by: Michael Sneed
Almost everybody knows that smoking is bad for the health. Images of blackened lungs line school hallways and hospital waiting rooms, but despite this people continue to take up smoking. This may have to do with the pervasive romantic image of smoking -- an image that has nothing in common with reality.
There are many ways to take tobacco. You can chew it, inhale it through the nose, and smoke it in the form of cigars or cigarettes. No matter how it's taken it is dangerous, but because smoking is the most popular way to consume tobacco it has also received the greatest attention from the medical field and the media.
When a smoker inhales a puff of cigarette smoke the large surface area of the lungs allows nicotine to pass into the blood stream almost immediately. It is this nicotine "hit" that smokers crave, but there is a lot more to smoke than just nicotine. In fact, there are more than 4000 chemical substances that make up cigarette smoke and many of them are toxic.
Cigarette smoke is composed of 43 carcinogenic substances and more than 400 other toxins that can also be found in wood varnish, nail polish remover, and rat poison. All of these substances accumulate in the body and can cause serious problems to the heart and lungs.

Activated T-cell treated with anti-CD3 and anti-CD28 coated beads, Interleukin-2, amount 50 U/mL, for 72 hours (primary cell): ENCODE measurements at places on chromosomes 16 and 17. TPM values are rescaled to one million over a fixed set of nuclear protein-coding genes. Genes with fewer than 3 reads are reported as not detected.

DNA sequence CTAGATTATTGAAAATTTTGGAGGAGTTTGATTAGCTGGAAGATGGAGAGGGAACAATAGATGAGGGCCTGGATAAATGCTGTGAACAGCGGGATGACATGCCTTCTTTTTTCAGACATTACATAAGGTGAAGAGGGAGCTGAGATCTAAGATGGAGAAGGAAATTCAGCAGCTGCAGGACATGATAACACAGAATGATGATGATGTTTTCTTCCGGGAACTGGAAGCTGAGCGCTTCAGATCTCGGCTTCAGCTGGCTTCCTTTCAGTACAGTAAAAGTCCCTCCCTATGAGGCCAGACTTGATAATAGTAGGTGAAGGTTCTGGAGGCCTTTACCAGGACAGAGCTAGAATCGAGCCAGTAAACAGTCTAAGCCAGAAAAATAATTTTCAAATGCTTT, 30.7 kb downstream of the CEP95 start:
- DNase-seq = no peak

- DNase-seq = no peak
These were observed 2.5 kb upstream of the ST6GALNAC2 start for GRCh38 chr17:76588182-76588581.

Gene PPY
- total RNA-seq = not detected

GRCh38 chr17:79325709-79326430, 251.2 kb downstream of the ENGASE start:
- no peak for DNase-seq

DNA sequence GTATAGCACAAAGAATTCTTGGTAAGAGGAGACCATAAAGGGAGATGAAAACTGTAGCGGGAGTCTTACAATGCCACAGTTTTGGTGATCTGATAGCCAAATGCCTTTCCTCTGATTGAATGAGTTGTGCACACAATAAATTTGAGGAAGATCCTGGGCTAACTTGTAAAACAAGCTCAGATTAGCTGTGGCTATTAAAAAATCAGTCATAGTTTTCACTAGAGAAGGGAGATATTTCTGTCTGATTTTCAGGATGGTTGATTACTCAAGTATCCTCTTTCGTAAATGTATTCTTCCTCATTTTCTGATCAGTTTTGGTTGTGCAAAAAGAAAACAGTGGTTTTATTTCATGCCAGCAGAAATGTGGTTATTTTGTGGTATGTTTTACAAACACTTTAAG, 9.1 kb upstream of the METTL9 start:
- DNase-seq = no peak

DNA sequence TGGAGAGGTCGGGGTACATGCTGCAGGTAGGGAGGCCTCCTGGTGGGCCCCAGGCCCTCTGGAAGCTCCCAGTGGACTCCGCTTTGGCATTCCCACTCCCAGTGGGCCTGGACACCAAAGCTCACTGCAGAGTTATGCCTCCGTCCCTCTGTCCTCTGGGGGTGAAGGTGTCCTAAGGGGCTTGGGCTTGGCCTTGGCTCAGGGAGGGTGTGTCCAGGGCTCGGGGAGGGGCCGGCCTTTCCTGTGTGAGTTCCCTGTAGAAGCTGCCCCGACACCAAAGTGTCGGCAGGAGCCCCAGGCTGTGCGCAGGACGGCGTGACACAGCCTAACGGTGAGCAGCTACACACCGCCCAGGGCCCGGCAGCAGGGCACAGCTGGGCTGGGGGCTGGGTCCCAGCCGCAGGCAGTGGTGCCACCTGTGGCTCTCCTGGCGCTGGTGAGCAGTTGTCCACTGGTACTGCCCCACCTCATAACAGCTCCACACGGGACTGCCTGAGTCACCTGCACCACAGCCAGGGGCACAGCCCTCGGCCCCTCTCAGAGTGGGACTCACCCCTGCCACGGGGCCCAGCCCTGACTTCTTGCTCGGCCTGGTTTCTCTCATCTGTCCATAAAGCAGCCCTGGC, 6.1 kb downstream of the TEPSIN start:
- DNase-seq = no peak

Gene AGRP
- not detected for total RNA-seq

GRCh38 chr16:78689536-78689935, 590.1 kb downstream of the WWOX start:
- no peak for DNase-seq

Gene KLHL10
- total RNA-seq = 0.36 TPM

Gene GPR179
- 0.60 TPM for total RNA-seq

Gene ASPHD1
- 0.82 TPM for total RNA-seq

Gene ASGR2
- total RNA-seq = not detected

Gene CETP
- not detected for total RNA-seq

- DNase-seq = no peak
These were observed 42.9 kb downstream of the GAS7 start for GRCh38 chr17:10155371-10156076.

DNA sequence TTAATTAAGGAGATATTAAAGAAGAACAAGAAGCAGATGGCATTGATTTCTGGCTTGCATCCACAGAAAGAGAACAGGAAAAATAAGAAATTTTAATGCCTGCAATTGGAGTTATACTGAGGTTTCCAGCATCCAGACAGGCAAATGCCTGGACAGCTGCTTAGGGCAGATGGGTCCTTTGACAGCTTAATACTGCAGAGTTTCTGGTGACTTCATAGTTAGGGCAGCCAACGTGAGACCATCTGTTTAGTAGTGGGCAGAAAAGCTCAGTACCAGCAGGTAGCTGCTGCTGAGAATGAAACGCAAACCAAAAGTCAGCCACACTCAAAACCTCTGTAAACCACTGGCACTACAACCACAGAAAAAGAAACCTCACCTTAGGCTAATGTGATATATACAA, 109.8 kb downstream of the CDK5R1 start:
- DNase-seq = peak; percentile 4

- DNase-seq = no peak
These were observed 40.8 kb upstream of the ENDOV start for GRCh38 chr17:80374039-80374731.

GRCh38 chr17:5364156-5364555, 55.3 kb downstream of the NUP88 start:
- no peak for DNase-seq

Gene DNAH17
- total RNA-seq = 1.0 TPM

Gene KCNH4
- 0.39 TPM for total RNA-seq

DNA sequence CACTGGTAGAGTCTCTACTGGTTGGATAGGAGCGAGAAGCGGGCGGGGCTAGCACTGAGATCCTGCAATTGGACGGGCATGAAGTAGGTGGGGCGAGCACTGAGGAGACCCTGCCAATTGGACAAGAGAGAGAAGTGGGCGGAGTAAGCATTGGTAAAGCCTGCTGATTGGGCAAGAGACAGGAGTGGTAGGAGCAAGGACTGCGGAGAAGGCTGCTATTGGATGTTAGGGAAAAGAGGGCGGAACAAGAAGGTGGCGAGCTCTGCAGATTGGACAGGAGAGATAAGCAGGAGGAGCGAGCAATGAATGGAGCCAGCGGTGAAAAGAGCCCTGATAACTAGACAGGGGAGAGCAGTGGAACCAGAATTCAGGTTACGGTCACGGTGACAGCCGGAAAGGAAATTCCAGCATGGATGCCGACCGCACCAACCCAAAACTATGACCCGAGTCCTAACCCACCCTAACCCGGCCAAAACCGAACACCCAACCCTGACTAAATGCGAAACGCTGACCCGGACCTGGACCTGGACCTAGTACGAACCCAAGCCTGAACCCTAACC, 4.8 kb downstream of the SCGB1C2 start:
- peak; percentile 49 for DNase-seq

Cancer is the most common disease associated with smoking. Smoking is the cause of 90% of lung cancer cases and is related to 30% of all cancer fatalities. Other smoking-related cancers include cancers of the mouth, pancreas, urinary bladder, kidney, stomach, esophagus, and larynx.
Besides cancer, smoking is also related to several other diseases of the lungs. Emphysema and bronchitis can be fatal and 75% of all deaths from these diseases are linked to smoking.
Smokers have shorter lives than non-smokers. On average, smoking takes 15 years off your life span. This can be explained by the high rate of exposure to toxic substances which are found in cigarette smoke.
Smokers also put others at risk. The dangers of breathing in second-hand smoke are well known. Smokers harm their loved ones by exposing them to the smoke they exhale. All sorts of health problems are related to breathing in second-hand smoke. Children are especially susceptible to the dangers of second-hand smoke because their internal organs are still developing. Children exposed to second-hand smoke are more vulnerable to asthma, sudden infant death syndrome, bronchitis, pneumonia, and ear infections.
Smoking can also be dangerous for unborn children. Mothers who smoke are more likely to suffer from miscarriages, bleeding and nausea, and babies of smoking mothers have reduced birth weights or may be premature. These babies are more susceptible to sudden infant death syndrome and may also have lifelong health complications due to chest infections and asthma.
It is never too late to give up smoking, even those who have smoked for 20 years or more can realize tremendous health benefits from giving up the habit.
About The Author
Michael Sneed can be found online at http://www.smokingblogonline.com.